SMBE symposium organized by three young Stanford researchers

Many young researchers go to conferences to give a talk or present a poster. But occasionally they get a chance to organize part of the conference. At SMBE, three young Stanford researchers (Ethan Jewett, Nicole Creanza and Oana Carja) are responsible for symposium 33. Ethan and Oana are graduate students and Nicole is a postdoc. The topic of their symposium is “Joint analysis of genetic and cultural data.” It takes place on Thursday afternoon (Thursday  June 12th, 15.15 – 16.45, San Geronimo). I asked the three of them a few questions.

Ethan Jewett

Ethan Jewett

Oana Carja

Oana Carja

NicoleCreanza

NicoleCreanza

When did you decide to propose a symposium? Did you  ever do this before?

We heard about this last fall when the call for symposia went out. We have never done this before.

Why did you choose the topic? Do you work on this topic yourself?

We chose the topic because culture is an important factor affecting human diversity and joint analyses of genetic and cultural data can provide a clearer picture of human evolution and diversity than analysis of either kind of data individually. The joint analysis of genetic and cultural data is not a topic that gets a lot of press at most genetics conferences.

Was it hard to find invited speakers? Who did you invite and why are you excited about their work?

No, it wasn’t difficult to find invited speakers. There are a lot of cool people working in this field so it was great to have the opportunity to hear some of these people speak. We invited Paul Verdu, who is a biological anthropologist who has a long history of working at the interface of genetic and non-genetic evolution to answer important questions about human history.

Was it hard to pick abstracts? How did you go about choosing? 

We had a lot of great abstracts to choose from and it was difficult to narrow things down to a few people. We tried to choose a diverse set of abstracts from individuals from different stages in their careers, different subject areas, different places and types of institutions, and we tried to maintain a gender balance. We initially did a blind review of abstracts to reduce our initial biases and we felt that this helped to reduce the bias in our decision process.

Are there posters associated with your symposium? When are they on display?

Yes, there are posters. Wednesday evening from 7:30-9:30pm and Thursday evening from 5:30-6:30pm. Posters will also be on display starting Wednesday morning, and will be on display through Thursday.

Posters for our symposium are numbers 2196-2200 (see page 23 of this pdf)

What do you hope most for your symposium?

We’d like to encourage people to work at the interface of genetic and cultural evolution because it is important to understand how genetics and culture shape each other. Culture is very important in shaping genetic variation and vice versa. We currently don’t understand how strongly culture impacts genetic variation.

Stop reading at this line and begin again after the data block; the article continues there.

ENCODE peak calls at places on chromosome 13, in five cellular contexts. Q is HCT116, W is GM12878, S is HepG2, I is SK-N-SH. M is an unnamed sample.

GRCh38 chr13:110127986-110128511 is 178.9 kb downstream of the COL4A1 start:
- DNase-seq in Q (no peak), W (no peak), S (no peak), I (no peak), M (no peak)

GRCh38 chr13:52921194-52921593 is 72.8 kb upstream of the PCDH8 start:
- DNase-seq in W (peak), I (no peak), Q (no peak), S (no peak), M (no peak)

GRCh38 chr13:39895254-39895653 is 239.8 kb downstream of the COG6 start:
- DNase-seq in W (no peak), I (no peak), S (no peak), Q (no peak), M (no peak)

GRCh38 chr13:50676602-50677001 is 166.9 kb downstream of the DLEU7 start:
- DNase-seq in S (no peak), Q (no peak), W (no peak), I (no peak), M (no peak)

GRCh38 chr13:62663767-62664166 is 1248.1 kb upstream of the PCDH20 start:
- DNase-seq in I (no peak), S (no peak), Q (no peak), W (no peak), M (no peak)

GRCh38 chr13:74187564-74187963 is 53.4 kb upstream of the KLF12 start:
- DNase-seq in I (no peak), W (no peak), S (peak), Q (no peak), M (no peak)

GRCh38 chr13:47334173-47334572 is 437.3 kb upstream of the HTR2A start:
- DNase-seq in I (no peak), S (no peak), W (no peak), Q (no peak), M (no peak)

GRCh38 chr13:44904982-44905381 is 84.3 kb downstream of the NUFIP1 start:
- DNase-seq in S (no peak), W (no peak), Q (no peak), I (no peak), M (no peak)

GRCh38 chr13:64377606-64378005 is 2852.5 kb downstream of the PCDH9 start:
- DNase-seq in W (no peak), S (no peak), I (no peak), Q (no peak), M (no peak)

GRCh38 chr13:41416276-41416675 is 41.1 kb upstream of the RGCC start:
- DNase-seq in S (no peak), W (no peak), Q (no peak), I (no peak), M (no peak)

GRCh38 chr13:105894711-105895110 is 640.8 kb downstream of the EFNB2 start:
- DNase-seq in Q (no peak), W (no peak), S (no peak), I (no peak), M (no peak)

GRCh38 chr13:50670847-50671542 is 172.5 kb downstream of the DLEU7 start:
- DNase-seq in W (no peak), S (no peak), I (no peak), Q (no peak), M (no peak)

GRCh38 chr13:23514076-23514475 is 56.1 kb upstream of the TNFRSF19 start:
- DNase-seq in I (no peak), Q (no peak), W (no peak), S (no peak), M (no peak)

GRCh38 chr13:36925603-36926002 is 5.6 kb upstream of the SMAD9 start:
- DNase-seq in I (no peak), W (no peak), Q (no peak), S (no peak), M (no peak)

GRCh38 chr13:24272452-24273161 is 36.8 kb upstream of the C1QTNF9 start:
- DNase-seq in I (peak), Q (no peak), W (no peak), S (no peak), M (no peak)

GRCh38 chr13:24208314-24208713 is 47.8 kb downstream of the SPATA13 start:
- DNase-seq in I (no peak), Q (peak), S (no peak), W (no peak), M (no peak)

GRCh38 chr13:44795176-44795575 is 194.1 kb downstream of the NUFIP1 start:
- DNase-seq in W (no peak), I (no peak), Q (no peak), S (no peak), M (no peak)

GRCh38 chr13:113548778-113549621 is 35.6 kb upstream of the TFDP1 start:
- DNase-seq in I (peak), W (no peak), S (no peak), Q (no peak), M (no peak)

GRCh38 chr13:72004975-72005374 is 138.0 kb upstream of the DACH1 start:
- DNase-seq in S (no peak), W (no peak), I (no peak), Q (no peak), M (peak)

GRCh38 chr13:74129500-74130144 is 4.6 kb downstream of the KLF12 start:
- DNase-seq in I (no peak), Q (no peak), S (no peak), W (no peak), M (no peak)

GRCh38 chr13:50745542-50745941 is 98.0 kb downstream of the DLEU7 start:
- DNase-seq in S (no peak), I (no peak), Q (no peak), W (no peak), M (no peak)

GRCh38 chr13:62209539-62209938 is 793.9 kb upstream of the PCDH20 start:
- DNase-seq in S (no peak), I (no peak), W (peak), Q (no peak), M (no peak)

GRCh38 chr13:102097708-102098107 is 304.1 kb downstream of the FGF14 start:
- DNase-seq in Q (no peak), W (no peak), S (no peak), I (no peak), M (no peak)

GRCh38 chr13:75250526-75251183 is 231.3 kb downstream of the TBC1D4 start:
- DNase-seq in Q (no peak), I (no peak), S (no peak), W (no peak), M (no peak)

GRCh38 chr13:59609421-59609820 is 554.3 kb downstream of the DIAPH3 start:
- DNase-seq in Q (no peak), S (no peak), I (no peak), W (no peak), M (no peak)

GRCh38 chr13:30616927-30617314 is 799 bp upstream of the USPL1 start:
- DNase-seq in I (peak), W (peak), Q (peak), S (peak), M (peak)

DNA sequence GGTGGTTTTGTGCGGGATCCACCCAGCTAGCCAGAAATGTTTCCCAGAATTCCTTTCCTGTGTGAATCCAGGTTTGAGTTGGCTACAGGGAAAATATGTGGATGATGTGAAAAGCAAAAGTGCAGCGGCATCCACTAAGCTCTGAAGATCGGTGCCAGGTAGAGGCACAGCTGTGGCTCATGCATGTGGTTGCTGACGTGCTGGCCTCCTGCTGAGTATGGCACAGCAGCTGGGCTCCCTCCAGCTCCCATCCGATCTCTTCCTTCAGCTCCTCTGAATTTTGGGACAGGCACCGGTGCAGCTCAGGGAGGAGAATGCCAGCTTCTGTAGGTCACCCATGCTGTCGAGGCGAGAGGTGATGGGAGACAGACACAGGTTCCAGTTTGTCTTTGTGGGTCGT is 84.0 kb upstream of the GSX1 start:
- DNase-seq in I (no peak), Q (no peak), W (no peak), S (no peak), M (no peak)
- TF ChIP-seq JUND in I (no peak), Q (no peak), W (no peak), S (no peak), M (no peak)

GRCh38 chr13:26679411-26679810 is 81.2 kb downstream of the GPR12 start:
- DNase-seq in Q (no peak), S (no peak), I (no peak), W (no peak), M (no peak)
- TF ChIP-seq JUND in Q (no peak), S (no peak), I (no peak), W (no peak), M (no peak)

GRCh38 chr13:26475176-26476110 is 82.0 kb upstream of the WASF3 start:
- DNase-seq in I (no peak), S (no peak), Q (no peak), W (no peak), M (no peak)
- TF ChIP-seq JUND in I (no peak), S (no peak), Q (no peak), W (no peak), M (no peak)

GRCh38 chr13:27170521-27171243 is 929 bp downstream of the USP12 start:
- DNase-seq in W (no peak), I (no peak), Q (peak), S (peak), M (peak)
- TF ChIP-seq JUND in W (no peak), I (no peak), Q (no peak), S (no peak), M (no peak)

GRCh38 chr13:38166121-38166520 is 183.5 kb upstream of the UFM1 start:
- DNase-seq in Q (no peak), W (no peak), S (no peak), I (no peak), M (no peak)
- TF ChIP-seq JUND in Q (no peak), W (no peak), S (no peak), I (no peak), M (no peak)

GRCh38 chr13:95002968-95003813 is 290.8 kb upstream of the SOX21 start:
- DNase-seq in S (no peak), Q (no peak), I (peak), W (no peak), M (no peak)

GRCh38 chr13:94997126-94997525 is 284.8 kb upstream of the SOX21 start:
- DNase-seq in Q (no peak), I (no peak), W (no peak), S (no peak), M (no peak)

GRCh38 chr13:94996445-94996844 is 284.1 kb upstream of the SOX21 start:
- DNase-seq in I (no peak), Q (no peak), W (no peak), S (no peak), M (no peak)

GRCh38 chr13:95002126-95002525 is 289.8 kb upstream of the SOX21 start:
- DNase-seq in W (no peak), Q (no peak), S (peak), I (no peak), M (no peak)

Will you have time to enjoy Puerto Rico? If so, what do you plan to do?

Yes! Eat good food and talk good science!

A link to the symposium abstracts online is here.

Description of the symposium

Cultural factors—such as marriage customs, farming practices, and languages—can create population substructure, influence admixture, and place selective pressures on genetic variants (Quintana-Murci et al. 2008; Risch et al. 2009; Burger et al. 2007; Barbujani and Sokal 1990, Coia et al. 2012). An understanding of the impact of cultural practices on genetic variation can facilitate the use of genetic data to infer the cultural forces that have shaped modern populations. Moreover, the joint analysis of genetic and cultural data can provide more precise inferences of demographic histories. However, the ways in which cultural forces have shaped genetic diversity remain poorly understood. This symposium aims to explore recent advances in the joint analysis of genetic and cultural data, as well as methodologies for performing these analyses. The work presented in this symposium will connect researchers who work on these questions, and provide a basis for future research into the important role of culture in the evolution of populations.

Program (Thursday June 12th, 15.15 – 16.45, San Geronimo)

3:15 – 3:45  Parallel trajectories of genetic and linguistic admixture in Cape Verdean Kriolu speakers.
Paul Verdu*, Ethan Jewett, Trevor Pemberton, Noah Rosenberg, Marlyse Baptista

3:45 – 4:00  Genes mirror subsistence in prehistoric Europe
Mattias Jakobsson

4:00 – 4:15 Genome-wide analysis of Oceanian ancestry
Ana T. Duggan*, David Reich, Mark Stoneking

4:15 – 4:30 Cultural transmission of reproductive success: a strong evolutionary force that shapes genetic diversity.
Evelyne Heyer, Jean-Tristan Brandenburg, Michela Leonardi, Patricia Balaresque, Bruno Toupance, Tatyana Hegay, Almaz Aldashev, Frederic Austerlitz*

4:15 – 4:30  Biocultural Analysis of Variation in Blood Pressure among African Americans in the Health Equity Alliance of Tallahassee (HEAT) Heart Health Study
Laurel N. Pearson*, Sarah M. Szurek, Clarence C. Gravlee, Connie J. Mulligan

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